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Hidden dangers of our chairs
Our obsession with sitting down is in danger of spiralling out of control according to the British Chiropractic Association (BCA). 32% of the population spends over 10 hours seated per day, whilst 16% choose to sit for over 12 hours a day.
As a reminder of our increasingly sedentary lifestyles, DVT (Deep Vein Thrombosis) has today been highlighted as a consequential risk from spending too much time seated - but the BCA warns the problems do not stop there.
Consumer research carried out by the BCA highlights:
· Men are potentially more at risk than women from the effects of sedentary lifestyles as they are more inactive: 34% of men spend 10 hours or more a day seated
· 17% of men spend over 12 hours or three quarters of their waking
day sitting down
· 18 to 29 year olds are more inactive than the older generation, 38% of respondents in this age range spend 10 hours or more seated, compared to just 25% of the over 50s
· Nearly 50% of those who sit down all day at work refuse to leave their desks; even for lunch
· 34% of the population, on average, stays at home every single night. When indoors, 62% spend the majority of these evenings on their behinds and a further 9% sit down for the entire evening
· 17% of us never exercise and a further 12% exercise less than once a month.
Tim Hutchful from the British Chiropractic Association warns: “Spending so long seated puts us at risk from back and joint pain, but furthermore, consistent inactivity may leave us more susceptible to other health problems.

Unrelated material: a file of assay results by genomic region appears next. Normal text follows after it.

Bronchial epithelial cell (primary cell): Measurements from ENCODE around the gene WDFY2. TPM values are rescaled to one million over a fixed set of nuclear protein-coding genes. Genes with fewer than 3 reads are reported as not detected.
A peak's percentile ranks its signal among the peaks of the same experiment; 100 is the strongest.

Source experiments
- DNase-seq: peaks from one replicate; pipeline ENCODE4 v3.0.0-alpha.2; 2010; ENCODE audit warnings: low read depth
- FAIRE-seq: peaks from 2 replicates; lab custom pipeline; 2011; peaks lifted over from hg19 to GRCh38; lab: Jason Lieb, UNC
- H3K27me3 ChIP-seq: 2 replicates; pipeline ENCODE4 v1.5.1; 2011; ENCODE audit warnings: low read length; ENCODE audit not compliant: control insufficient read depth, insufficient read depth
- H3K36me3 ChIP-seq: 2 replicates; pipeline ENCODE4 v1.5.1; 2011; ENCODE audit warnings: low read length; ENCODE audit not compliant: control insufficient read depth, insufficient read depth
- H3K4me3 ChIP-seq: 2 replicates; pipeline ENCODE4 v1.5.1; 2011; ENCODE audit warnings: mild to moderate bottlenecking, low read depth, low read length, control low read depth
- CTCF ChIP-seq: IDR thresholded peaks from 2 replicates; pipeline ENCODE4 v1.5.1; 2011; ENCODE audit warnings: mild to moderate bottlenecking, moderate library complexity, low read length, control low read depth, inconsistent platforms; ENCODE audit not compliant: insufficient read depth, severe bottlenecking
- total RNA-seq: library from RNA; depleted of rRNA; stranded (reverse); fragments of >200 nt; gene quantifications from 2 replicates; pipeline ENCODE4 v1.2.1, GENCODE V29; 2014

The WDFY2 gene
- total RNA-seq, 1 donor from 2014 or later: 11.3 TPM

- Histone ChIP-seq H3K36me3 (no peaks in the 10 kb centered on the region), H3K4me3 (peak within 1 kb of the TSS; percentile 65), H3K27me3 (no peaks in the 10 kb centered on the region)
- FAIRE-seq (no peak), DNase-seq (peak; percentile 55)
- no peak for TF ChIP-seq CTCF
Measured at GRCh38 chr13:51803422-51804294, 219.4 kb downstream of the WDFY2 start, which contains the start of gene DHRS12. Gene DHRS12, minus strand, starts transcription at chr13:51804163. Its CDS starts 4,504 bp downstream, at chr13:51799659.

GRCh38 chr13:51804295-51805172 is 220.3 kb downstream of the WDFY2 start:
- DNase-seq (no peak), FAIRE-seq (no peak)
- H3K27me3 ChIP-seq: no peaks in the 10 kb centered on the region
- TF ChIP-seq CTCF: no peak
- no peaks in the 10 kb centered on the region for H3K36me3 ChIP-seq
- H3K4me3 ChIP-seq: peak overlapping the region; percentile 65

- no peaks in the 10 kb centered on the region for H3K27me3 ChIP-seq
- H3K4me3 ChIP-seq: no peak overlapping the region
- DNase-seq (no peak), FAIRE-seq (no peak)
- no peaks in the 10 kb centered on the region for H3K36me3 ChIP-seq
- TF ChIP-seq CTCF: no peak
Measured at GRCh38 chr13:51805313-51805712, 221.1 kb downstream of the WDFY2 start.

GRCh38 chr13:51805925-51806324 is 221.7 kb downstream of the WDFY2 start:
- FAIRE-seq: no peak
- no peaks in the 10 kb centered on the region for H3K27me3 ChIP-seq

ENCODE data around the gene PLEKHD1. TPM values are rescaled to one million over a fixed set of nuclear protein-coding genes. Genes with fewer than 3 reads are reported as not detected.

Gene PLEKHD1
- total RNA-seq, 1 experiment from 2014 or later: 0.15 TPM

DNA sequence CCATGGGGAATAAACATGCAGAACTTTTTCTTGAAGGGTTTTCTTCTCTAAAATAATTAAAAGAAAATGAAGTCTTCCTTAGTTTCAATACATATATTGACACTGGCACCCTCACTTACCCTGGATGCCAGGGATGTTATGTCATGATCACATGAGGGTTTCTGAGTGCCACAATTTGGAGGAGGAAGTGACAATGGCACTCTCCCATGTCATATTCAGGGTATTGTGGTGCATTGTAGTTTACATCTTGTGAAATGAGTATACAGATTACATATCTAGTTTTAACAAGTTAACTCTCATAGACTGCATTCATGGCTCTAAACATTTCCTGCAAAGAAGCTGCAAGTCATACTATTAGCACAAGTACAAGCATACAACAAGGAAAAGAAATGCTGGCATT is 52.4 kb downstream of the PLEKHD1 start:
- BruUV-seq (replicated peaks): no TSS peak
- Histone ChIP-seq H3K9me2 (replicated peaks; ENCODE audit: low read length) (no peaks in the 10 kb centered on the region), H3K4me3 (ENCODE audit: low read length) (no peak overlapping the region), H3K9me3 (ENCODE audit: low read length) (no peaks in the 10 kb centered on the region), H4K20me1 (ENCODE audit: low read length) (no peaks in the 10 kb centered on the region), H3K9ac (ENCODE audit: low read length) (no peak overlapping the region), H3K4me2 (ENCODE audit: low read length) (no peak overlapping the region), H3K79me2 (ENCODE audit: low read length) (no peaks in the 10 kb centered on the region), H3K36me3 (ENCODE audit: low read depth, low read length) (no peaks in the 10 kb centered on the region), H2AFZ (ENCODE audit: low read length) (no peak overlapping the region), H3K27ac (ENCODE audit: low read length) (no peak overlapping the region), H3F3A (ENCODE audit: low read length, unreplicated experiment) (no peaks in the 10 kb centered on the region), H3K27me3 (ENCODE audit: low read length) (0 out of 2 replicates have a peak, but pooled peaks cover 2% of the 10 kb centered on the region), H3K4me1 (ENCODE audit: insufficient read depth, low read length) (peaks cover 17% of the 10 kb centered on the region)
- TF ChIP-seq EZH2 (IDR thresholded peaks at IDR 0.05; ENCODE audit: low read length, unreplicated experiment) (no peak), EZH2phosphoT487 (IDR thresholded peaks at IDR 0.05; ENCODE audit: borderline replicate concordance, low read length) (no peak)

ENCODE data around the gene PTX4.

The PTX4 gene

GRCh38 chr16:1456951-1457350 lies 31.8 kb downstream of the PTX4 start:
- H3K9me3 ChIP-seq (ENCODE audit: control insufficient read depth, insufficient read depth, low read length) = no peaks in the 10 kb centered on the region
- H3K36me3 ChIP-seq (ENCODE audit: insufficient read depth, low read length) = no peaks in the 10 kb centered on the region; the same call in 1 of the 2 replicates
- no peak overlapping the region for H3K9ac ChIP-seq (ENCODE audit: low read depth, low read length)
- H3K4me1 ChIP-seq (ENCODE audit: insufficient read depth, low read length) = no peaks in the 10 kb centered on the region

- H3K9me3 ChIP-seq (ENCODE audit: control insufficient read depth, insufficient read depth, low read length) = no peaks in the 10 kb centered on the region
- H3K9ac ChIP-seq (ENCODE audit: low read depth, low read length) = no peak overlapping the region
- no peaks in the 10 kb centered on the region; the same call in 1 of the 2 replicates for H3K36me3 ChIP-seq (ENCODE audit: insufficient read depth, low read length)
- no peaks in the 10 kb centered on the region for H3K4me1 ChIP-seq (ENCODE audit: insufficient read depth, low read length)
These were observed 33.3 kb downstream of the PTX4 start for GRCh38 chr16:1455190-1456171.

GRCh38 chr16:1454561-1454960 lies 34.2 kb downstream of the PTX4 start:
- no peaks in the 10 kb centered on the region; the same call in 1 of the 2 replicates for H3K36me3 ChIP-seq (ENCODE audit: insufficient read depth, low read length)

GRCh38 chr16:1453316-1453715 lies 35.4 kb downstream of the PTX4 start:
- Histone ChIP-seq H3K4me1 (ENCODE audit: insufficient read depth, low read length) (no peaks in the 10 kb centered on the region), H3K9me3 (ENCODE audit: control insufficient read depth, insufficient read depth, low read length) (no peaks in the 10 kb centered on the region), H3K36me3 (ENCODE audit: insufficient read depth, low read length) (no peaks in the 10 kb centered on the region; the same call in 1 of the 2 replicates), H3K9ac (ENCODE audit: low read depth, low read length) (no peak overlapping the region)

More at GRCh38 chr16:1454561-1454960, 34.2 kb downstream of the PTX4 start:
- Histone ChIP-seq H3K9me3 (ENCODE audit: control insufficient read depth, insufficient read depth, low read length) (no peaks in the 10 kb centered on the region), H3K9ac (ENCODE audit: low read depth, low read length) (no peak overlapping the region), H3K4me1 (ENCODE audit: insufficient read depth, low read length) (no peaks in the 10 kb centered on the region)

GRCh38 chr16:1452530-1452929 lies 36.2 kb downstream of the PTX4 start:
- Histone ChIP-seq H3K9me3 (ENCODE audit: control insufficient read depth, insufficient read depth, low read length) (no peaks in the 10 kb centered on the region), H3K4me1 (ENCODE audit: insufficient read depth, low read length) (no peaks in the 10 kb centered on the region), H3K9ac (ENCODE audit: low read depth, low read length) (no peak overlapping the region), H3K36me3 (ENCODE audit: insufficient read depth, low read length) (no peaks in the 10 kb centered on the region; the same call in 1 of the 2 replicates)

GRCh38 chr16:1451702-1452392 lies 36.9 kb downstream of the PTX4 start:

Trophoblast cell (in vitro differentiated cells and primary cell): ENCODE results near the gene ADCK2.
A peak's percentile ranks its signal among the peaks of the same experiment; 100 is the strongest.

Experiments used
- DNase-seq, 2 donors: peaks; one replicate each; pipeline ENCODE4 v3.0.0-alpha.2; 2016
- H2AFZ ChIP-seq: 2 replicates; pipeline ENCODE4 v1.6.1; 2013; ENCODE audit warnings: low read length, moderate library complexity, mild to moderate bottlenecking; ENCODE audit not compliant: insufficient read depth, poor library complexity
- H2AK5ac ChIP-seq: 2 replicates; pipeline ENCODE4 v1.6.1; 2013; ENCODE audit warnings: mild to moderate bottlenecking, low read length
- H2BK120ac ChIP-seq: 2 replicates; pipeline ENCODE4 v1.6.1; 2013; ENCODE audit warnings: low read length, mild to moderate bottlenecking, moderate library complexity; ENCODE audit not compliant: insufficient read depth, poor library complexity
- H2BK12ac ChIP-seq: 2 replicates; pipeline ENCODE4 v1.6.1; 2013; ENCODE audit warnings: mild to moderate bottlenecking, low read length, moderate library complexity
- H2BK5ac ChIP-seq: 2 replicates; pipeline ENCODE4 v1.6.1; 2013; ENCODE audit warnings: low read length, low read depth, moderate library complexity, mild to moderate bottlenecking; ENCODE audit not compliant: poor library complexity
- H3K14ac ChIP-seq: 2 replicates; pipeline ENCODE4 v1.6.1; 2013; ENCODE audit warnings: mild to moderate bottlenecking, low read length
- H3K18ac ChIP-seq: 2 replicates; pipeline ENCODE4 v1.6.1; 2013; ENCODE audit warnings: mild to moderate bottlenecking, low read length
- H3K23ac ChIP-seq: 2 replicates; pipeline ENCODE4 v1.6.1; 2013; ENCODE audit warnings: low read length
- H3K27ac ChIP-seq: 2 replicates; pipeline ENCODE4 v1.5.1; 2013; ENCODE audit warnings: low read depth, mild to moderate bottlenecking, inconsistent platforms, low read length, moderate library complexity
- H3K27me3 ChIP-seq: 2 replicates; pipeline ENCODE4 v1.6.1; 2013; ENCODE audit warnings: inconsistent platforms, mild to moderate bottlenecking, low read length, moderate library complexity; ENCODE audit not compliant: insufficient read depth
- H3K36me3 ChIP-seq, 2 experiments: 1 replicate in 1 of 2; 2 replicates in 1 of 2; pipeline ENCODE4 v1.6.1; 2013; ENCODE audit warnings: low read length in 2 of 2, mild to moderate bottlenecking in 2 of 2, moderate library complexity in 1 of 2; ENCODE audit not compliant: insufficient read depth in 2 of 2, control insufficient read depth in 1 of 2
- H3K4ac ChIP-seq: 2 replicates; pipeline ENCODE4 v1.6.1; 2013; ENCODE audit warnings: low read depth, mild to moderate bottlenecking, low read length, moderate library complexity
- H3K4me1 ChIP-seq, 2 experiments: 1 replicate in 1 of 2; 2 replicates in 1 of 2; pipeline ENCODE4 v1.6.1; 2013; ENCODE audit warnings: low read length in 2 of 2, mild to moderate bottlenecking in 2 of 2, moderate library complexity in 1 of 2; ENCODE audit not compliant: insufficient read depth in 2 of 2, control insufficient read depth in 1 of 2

“As a nation we clearly like to sit down and whilst resting is good for our bodies there is almost twice as much pressure on your back when you are sitting incorrectly than there is if you stand up. Our research shows how sedentary our lifestyles have become. Lack of exercise is our worst enemy and we should not sit for prolonged periods of time.“
Denise Armstrong, Heart Research UK's Lifestyle Officer adds: “This comes as no surprise, as an estimated 2.6 million people are living with heart disease in the UK and inactivity is a major contributory factor, along with unhealthy diets and smoking. Keeping active is good for your heart and can help to reduce the risk of developing cardiovascular conditions such as DVT and we recommend 30 minutes of moderate activity a day.”
The BCA advises that as a nation we need to increase our activity levels, Tim Hutchful continues: “Whatever you are doing, take regular breaks. Never sit in the same position for more than 40 minutes and less if possible.
When you do take a break, walk around and stretch a little. Simple changes like these can make a real difference.”
: 09/05/2006 11:22:33
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